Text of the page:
As Wildfires Rage, Trudeau Says Feds Looking at Creating National Disaster Response Agency

As Wildfires Rage, Trudeau Says Feds Looking at Creating National Disaster Response Agency
A woman walks her dog along the Ottawa River in Ottawa as smoke from wildfires obscures Gatineau, Que., in the distance on June 6, 2023. (The Canadian Press/Sean Kilpatrick)
Matthew Horwood
Updated:
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As wildfire smoke continues to blanket much of eastern Canada, Prime Minister Justin Trudeau said the federal government is looking at creating a new national disaster response agency to deal with extreme weather events.

“We need to continue to make sure we are doing everything possible to both keep Canadians safe when these extreme weather events hit, but also make sure we’re doing everything we can to predict, protect and act ahead of more of these events coming,” Trudeau told reporters when asked about creating a new agency on June 7.

“We continue to discuss and look at new mechanisms and new ways of doing that.”

During an update on the wildfires, federal officials noted that a total of 3.8 million hectares of forest have burned, 414 wildfires are currently burning—239 of which are “out of control”—and, an estimated 20,183 people remain evacuated from their homes.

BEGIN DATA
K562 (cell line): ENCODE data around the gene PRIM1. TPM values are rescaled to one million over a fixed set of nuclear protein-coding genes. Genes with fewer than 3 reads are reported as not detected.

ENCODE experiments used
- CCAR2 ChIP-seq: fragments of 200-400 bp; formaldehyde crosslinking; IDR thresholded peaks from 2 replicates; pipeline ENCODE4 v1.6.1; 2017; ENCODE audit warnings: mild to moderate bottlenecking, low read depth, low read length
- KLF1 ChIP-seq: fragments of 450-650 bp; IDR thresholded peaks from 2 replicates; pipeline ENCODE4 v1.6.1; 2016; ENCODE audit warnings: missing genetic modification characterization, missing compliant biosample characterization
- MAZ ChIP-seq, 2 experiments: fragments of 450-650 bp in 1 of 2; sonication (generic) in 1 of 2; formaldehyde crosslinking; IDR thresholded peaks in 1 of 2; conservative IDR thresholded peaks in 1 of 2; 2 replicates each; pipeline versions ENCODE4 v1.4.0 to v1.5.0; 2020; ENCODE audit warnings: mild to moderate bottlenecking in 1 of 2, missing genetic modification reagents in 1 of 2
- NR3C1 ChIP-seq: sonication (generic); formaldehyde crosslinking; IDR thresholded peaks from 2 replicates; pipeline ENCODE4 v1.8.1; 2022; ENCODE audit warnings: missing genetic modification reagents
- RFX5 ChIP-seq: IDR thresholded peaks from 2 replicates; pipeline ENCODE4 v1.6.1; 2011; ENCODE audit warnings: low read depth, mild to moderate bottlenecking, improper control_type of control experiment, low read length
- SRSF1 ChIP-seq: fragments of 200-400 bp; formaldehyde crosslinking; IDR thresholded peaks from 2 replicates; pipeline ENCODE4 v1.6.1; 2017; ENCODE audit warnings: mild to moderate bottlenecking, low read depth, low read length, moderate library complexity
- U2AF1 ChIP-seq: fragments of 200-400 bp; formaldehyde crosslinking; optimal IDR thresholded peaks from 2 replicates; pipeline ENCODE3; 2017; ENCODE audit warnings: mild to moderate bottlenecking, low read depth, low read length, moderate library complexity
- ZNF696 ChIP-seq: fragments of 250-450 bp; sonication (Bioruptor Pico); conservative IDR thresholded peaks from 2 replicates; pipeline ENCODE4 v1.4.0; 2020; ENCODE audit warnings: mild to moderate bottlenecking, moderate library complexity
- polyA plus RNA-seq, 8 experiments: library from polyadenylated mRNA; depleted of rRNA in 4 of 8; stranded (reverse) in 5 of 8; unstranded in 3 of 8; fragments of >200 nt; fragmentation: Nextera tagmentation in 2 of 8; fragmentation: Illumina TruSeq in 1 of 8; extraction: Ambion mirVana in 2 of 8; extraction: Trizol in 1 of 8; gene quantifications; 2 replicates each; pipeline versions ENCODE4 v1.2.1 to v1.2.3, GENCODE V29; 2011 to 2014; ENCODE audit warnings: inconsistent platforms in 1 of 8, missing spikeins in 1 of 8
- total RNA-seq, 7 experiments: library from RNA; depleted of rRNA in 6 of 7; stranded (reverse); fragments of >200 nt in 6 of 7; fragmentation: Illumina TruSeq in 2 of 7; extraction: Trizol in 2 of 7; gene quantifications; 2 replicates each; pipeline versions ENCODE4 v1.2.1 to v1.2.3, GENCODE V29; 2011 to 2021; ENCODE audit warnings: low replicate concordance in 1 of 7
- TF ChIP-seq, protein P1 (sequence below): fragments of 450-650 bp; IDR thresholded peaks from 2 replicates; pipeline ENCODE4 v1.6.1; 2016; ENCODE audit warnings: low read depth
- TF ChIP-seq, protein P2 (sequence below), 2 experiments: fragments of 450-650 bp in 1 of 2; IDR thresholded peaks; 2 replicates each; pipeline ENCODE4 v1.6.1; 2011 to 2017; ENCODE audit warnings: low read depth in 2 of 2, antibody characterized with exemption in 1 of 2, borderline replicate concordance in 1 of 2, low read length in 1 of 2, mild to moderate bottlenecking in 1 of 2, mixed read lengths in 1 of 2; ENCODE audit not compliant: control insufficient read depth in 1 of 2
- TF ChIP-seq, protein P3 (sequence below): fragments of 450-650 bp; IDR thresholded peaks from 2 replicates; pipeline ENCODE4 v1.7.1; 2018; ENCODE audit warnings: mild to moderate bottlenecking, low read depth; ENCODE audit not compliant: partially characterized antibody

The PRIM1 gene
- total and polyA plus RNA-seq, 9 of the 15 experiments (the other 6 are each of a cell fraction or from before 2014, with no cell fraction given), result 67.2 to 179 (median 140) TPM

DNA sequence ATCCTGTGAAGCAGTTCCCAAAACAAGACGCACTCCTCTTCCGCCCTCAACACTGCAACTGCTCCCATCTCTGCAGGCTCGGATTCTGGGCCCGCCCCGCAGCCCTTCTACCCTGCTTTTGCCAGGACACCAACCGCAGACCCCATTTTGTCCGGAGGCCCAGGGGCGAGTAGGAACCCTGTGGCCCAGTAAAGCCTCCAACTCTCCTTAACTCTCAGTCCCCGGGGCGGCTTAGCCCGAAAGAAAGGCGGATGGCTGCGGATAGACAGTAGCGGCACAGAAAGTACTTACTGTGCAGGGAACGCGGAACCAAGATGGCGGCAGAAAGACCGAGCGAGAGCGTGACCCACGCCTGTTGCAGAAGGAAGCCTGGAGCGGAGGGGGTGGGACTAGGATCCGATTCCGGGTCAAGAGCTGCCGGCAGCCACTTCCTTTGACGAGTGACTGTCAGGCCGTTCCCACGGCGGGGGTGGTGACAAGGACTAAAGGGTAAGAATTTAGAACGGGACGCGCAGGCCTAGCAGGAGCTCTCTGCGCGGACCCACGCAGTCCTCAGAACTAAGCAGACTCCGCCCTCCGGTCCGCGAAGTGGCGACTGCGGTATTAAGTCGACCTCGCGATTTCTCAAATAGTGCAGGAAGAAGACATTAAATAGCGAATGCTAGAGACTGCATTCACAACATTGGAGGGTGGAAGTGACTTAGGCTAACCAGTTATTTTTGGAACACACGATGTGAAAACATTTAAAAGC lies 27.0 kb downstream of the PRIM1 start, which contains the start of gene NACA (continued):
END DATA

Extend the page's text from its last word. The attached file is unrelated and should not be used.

Much of Ontario has also been blanketed by smoke from wildfires in Quebec, leading Environment Canada to warn of “high levels of air pollution” in cities like Toronto, Ottawa, and Kingston.

Discussions around a new approach to natural disasters are currently underway, with Ottawa examining the idea of putting together a Canadian version of the United States’ Federal Emergency Management Agency (FEMA), which was created in 1979 to prepare for, prevent, and respond to events like terrorist attacks and natural disasters.

Trudeau said despite the Canadian Interagency Forest Fire Centre receiving many improvements and funding increases since its inception in 1982, there is a need to “continue to adjust and adapt to what we’re doing.”

The prime minister said an increase in floods, wildfires, and hurricanes means the federal government will need to “step up” to support Canadians.

Emergency Preparedness Minister Bill Blair said the primary response to events like wildfires and floods is coordinated by the provinces and territories working alongside Public Safety Canada’s Government Operations Centre. In cases where provinces face events that exceed their capacity to respond—which Blair said has happened three times in 2023—the federal government will provide additional resources, including help from the Canadian Armed Forces.

Blair said the wildfires were forcing the federal government to be “very agile” in the way they respond to weather events and deploy resources.

“We also learned from these events that if there was an opportunity to be more agile, more adept, more responsive to the needs of communities right across Canada, we were going to find ways to do it.”’

With files from the Canadian Press